WEDNESDAY, January 28th PROGRAM MEETING
from 12 noon to 2 p.m.

At Chula Vista Civic Center Branch Library Auditorium 
(365 F Street)

Steve Andres on “The U.S.S. Midway Museum”

   In this presentation, Steve Andres will discuss the history of the U.S.S. Midway’s service in the US Navy from 1945-1992, and subsequent service to the nation as a museum in a slide presentation.  He will bring some brochures about several of the Midway’s programs, and discuss them as well.   In the remaining minutes, he will take the audience on a virtual tour of the ship.


     Steve Andres has been a Midway Museum Docent for eight years, accumulating over 2,000 volunteer hours.  He graduated from the U.S. Naval Academy in 1967, served eleven years in submarines, and was responsible for two Naval Systems Command units before retiring in 1997 as a Captain with 30 years of service.

     His civilian experience includes corporate executive responsibilities in publicly held companies, retiring for a second time in 2006.  He and his wife, Louise, reside in La Jolla.  They have two grown children and are the proud grandparents of two granddaughters and a grandson.

Thursday, January 15, 2015

January Research Group Review

The 14 January 2015 Research Group meeting had 21 attendees, almost a record!

In the first hour, Randy discussed:

*  CVGS program and membership surveys need to be filled out and returned.  They will be available at the computer group and program meeting also.
*  Did you watch the first episode of Genealogy Roadshow?  The videos are available at http://video.pbs.org/program/genealogy-roadshow/ the morning after the episode is shown.  Tuesday nights at 8 p.m. on PBS through February 17th.
*  The FGS and RootsTech conferences are February 11-14 in Salt Lake City.  Look for free live-streaming videos.  Randy will attend, and John will lead the 11 February Research Group meeting.
*  The CGSSD meeting on Saturday, 17 January will feature DearMYRTLE via a live Hangout On Air.  This is a cost-effective way for quality speakers to present to genealogy societies from a distance.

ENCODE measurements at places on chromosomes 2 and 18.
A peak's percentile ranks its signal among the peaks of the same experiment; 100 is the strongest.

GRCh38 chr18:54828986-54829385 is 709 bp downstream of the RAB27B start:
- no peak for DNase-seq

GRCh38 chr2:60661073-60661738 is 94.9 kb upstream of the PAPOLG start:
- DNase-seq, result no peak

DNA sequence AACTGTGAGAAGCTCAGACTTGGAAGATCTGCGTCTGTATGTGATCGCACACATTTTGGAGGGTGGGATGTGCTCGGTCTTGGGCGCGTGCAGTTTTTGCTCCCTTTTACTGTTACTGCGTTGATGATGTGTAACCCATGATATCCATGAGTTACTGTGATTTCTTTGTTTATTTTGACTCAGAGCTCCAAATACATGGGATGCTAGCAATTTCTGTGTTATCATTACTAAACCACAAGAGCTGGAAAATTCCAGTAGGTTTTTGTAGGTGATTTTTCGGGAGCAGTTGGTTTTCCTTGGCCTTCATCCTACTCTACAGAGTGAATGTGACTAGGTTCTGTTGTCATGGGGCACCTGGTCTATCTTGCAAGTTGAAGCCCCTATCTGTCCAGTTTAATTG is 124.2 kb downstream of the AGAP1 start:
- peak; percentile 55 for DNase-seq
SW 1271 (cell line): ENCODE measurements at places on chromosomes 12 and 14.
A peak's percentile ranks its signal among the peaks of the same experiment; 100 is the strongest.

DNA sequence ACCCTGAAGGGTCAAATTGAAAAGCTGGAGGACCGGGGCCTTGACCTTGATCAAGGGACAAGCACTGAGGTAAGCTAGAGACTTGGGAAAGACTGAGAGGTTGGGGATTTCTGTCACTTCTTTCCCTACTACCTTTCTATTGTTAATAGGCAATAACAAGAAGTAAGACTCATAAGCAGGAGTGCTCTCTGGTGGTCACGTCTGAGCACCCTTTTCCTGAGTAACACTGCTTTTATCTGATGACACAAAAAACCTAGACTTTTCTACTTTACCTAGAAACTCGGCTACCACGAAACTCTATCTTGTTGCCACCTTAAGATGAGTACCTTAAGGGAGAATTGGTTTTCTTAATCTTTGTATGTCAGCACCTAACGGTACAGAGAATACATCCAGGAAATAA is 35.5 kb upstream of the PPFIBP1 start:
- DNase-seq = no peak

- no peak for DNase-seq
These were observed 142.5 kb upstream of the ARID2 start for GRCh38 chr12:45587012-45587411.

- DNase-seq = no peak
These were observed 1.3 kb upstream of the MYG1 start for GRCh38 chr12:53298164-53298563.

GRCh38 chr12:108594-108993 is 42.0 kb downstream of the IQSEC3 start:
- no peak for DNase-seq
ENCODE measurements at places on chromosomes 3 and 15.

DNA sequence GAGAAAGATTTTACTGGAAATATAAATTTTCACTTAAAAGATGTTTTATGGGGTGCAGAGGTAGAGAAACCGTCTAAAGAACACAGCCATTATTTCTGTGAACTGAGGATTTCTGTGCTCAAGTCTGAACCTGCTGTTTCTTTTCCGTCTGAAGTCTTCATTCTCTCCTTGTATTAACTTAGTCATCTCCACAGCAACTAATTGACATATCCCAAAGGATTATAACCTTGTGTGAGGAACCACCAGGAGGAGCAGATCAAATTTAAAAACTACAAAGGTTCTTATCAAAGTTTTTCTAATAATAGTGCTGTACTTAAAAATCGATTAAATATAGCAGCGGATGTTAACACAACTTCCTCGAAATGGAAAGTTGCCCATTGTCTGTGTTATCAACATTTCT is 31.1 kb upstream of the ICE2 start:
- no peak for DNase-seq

*  Family discussions over the holidays included helping his granddaughter make a family tree, telling a story from his own childhood, and providing a chart to his grandson showing the relationship to President Obama.
*  The home farm of 4th great-grandfather Simon Gates in Gardner, Mass. was described in an 1803 probate record.  Randy plotted the land boundaries, and found the location on a topographical map.

In the second hour, several attendees discussed their research challenges and successes, including:

*  Bobbie reviewed her two-year goals, and found that she satisfied the one on her mother's side - finding descendants in Louisiana that connect back to Acadia.  She also found a book on Acadian-Cajun Genealogy.  Her new goal on her mother's side is to find another Native-American ancestor.  Her goal on her father's side is to find the German home of her 2nd great-grandparents.

*  Shirley has been finding interesting Texts on the Internet Archive website (www.archive.org).  She recently browsed through the Columbia University collections.

*  Bethel contacted a 4th cousin.  She passed around a relationship chart to help folks determine a relationship.  She also brought cookies and muffins to share!  Yum!

*  Diane attended the SDGS seminar with Josh Taylor, and enjoyed the four presentations.  She did a migration list for all of her surnames - where did the families live in what time frame.  More 23andMe autosomal DNA test kits will go to her husband's relatives in an effort to discern paternity of his uncle.

*  Carole found a 1919 newspaper article and picture about her great-grandaunt, who made a float for the Rose Parade using the family roadster, and came in second place.  She's trying to obtain a better copy of the photograph from the Rose Parade folks.

*  Susi described her research problem - John Myers was born in 1809 in Dauphin County, Penn., son of Valentine Myers, and died in 1865 in Illinois.  His children put information in the family Bible that may be wrong.  Valentine died in 1822; the 1820 census for Valentine shows 3 male and 6 female children, but no other children besides John are known.  What should she search for?  The group suggested probate, land, church, tax, and military pension records.

*  Gary discussed the revamped CVGS website (use www.cvgenealogy.org) and noted that members can add their surnames and ancestral localities.

The next meeting of the CVGS Research Group will be on Wednesday, 11 February, in either the Conference Room or the Auditorium of the Chula Vista Civic Center Branch Library (365 F Street in downtown Chula Vista).